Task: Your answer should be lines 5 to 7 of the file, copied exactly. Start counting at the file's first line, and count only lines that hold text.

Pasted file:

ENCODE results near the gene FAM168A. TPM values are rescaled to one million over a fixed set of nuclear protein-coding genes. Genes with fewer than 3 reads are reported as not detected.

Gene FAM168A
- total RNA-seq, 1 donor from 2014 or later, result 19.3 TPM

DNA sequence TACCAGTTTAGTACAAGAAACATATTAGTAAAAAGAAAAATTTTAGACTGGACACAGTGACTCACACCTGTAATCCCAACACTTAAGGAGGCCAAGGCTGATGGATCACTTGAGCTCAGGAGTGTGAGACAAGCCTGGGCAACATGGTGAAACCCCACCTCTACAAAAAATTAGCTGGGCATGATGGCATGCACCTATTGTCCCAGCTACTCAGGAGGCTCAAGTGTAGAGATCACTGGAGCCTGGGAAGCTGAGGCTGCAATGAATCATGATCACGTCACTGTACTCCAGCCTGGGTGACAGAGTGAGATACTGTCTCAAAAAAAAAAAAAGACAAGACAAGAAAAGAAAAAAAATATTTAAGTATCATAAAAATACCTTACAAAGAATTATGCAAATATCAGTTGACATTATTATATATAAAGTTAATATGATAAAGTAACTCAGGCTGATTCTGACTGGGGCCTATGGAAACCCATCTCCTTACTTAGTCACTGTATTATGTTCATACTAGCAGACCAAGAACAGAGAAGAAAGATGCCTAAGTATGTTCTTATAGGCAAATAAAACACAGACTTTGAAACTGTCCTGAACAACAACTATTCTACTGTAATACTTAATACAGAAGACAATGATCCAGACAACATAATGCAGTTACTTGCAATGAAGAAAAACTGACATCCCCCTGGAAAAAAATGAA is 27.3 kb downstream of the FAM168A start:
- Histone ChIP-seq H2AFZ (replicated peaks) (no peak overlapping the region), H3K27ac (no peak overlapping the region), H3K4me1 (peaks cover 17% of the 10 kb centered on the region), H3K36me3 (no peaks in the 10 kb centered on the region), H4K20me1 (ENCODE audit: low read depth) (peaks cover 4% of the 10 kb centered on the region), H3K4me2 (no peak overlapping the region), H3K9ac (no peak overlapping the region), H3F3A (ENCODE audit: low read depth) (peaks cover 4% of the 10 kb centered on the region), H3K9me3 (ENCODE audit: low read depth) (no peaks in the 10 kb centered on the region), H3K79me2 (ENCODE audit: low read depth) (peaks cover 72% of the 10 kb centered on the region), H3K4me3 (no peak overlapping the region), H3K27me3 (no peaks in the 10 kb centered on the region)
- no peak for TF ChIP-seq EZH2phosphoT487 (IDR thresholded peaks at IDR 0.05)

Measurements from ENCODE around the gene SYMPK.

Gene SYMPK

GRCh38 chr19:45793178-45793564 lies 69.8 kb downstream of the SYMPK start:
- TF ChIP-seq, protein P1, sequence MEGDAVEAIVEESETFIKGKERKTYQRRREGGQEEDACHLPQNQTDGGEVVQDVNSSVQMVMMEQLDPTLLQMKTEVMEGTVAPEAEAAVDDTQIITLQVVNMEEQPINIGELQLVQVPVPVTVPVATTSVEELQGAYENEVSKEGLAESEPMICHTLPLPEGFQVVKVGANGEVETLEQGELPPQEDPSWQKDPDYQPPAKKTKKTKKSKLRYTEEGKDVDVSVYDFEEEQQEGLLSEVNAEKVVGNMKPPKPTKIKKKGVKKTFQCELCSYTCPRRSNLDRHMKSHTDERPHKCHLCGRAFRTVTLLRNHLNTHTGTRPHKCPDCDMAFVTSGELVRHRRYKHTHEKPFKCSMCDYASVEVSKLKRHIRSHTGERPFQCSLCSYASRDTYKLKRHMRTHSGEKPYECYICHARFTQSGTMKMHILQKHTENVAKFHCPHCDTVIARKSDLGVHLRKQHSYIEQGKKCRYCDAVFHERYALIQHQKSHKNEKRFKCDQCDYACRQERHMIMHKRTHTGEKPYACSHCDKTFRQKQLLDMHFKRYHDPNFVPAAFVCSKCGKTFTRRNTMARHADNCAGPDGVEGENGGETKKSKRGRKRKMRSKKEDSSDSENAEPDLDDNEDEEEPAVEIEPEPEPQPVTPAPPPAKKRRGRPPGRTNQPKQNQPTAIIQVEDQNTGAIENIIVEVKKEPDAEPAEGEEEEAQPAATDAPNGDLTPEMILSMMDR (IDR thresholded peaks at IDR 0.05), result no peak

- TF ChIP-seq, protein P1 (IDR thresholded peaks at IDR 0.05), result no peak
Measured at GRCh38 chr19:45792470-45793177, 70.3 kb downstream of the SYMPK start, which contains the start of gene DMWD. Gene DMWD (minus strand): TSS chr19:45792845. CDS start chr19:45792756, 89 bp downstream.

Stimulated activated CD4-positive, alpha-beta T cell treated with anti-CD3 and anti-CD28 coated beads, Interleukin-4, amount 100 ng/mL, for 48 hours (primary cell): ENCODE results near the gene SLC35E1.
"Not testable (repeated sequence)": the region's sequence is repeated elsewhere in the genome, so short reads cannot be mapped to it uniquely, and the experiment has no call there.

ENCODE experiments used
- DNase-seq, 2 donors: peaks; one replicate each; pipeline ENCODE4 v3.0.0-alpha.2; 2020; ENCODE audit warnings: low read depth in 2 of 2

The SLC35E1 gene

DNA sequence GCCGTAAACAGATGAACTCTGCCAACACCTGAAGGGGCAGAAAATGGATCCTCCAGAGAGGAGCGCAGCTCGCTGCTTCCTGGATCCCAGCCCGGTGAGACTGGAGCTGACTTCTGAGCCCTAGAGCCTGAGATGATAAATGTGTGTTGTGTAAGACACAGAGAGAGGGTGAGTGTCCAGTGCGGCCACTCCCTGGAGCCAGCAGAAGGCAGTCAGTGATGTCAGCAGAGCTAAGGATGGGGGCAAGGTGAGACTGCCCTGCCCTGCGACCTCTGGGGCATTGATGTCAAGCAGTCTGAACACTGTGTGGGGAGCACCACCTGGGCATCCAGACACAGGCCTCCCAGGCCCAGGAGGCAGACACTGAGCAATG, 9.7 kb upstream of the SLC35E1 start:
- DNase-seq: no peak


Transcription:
- Histone ChIP-seq H2AFZ (replicated peaks) (no peak overlapping the region), H3K27ac (no peak overlapping the region), H3K4me1 (peaks cover 17% of the 10 kb centered on the region), H3K36me3 (no peaks in the 10 kb centered on the region), H4K20me1 (ENCODE audit: low read depth) (peaks cover 4% of the 10 kb centered on the region), H3K4me2 (no peak overlapping the region), H3K9ac (no peak overlapping the region), H3F3A (ENCODE audit: low read depth) (peaks cover 4% of the 10 kb centered on the region), H3K9me3 (ENCODE audit: low read depth) (no peaks in the 10 kb centered on the region), H3K79me2 (ENCODE audit: low read depth) (peaks cover 72% of the 10 kb centered on the region), H3K4me3 (no peak overlapping the region), H3K27me3 (no peaks in the 10 kb centered on the region)
- no peak for TF ChIP-seq EZH2phosphoT487 (IDR thresholded peaks at IDR 0.05)

Measurements from ENCODE around the gene SYMPK.